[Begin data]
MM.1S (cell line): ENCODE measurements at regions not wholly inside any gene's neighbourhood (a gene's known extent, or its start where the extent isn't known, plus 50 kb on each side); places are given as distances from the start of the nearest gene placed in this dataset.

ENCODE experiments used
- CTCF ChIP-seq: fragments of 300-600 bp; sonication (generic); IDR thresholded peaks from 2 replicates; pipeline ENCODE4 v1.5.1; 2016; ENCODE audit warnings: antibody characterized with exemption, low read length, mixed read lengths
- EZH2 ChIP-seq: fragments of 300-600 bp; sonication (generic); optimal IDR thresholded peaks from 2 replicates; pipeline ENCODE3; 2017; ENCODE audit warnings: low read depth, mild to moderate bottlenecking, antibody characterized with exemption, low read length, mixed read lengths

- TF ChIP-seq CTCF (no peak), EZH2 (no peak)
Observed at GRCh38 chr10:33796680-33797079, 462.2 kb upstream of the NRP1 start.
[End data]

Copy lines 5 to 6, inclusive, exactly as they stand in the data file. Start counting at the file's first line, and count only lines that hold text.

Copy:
- TF ChIP-seq CTCF (no peak), EZH2 (no peak)
Observed at GRCh38 chr10:33796680-33797079, 462.2 kb upstream of the NRP1 start.